Explaining that he was unable to attend the reopening due to the coronavirus pandemic, he said: “ACN has been with you throughout the most difficult times, and it would have been wonderful if we had been able to celebrate together today. Sadly, the circumstances do not permit this; however, we see the Cathedral of St. Elijah and it is a miracle.”
“It is wonderful to see it shining with its former splendor. I hope that it will once again become the center of the whole Christian community, just as it was before this terrible war.”
ACN estimates that only 30,000 Christians remain in the city, compared to a pre-war population of 180,000. Aleppo was Syria’s most populous city before the war, but now is the second largest after the capital, Damascus.
Maronite Archbishop Joseph Tobij of Aleppo said that the cathedral’s restoration had both a symbolic and practical significance.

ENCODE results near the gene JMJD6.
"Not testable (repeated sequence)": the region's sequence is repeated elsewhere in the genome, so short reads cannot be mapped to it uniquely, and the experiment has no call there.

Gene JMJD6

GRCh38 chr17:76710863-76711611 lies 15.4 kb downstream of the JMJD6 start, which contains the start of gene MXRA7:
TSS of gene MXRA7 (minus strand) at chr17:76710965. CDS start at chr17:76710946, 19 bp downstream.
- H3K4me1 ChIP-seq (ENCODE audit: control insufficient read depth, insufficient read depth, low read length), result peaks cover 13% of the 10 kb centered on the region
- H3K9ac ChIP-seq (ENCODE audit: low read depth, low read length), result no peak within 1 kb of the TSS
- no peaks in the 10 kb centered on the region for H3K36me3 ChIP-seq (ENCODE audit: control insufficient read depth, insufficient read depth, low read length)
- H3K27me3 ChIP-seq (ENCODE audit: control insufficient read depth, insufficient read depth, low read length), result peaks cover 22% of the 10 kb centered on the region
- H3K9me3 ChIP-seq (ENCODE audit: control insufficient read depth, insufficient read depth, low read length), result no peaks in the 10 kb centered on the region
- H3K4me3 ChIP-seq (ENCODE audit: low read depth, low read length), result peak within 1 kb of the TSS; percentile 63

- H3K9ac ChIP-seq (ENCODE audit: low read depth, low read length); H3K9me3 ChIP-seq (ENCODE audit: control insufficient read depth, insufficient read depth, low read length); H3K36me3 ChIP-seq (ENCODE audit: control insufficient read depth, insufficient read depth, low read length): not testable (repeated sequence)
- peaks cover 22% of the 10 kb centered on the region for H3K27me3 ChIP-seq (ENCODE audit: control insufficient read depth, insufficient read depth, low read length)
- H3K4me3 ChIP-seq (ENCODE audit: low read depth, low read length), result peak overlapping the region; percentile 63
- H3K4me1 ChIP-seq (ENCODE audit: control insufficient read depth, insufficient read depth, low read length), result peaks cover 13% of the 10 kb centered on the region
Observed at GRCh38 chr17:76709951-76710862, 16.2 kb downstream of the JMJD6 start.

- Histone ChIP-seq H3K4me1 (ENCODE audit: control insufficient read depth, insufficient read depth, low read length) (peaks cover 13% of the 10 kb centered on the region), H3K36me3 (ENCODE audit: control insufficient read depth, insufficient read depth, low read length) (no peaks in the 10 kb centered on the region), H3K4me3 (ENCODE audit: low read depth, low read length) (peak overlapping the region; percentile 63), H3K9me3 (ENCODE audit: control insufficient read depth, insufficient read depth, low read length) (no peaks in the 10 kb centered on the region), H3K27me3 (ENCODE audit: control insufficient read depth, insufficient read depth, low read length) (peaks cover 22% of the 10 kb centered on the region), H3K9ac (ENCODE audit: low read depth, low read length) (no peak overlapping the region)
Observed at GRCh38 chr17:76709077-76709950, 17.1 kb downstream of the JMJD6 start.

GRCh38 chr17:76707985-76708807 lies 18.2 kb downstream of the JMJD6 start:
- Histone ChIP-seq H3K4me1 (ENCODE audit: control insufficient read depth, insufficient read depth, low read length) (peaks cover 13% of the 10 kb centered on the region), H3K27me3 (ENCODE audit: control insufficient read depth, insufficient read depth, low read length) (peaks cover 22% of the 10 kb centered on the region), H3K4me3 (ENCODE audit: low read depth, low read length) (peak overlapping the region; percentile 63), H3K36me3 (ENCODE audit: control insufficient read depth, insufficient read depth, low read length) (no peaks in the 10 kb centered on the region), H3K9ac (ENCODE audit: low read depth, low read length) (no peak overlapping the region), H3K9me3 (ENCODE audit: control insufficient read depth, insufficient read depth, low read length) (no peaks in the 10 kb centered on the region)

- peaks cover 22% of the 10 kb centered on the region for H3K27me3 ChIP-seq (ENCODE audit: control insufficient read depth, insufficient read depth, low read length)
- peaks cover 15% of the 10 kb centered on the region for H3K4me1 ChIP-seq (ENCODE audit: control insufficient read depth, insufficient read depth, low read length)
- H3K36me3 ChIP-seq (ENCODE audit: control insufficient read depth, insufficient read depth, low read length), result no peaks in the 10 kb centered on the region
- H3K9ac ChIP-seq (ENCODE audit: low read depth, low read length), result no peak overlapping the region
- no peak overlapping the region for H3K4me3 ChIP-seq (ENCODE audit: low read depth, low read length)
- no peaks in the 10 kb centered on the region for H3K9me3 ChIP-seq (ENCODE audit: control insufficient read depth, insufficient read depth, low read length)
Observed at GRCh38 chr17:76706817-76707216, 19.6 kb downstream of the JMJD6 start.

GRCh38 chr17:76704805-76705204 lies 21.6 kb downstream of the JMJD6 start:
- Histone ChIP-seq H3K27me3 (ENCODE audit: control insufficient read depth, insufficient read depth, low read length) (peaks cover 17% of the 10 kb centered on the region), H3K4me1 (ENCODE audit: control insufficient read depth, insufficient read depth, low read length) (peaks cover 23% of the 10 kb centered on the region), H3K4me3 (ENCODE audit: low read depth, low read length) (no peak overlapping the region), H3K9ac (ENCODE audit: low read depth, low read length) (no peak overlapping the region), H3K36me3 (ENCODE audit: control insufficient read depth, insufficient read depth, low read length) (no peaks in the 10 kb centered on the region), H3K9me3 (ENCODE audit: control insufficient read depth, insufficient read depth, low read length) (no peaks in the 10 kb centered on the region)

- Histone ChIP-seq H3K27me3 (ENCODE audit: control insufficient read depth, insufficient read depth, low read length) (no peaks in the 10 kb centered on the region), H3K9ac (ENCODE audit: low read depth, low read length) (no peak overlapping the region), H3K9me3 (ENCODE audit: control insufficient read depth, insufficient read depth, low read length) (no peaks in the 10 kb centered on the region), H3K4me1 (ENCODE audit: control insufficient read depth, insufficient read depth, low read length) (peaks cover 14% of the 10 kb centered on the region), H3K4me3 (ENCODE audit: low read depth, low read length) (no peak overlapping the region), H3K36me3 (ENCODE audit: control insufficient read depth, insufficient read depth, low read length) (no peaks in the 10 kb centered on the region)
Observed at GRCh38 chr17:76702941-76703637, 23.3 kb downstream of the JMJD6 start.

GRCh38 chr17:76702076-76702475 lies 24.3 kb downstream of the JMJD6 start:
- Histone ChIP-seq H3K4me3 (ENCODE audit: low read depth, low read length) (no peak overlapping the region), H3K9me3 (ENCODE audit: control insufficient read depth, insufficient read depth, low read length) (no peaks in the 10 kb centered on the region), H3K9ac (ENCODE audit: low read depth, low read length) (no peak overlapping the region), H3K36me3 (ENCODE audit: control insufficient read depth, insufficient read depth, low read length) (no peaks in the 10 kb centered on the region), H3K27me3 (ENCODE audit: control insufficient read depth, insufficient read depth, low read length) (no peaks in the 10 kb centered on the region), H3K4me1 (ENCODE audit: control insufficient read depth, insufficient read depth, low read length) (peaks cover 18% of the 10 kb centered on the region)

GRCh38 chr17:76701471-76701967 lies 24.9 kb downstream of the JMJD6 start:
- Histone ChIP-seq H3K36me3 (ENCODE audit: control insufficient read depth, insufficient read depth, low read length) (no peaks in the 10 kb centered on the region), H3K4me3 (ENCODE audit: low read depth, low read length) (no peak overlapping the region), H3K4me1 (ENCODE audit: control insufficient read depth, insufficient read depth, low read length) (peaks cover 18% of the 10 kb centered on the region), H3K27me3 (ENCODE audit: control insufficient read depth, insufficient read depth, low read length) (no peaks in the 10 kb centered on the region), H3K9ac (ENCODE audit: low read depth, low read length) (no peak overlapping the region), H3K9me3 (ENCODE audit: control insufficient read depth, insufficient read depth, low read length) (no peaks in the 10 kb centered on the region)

“In the symbolic sense it is a message to the parishioners and Christians in Aleppo and the world that we are still in this country despite our dwindling numbers, and the restoration of the cathedral is proof of this. The mouths must continue to praise God in this place despite all the difficulties,” he said in an interview with ACN.
The cathedral, which has distinctive twin bell towers and a dome, was originally built in 1873, on the site of a small 15th-century church. It was renovated in 1914.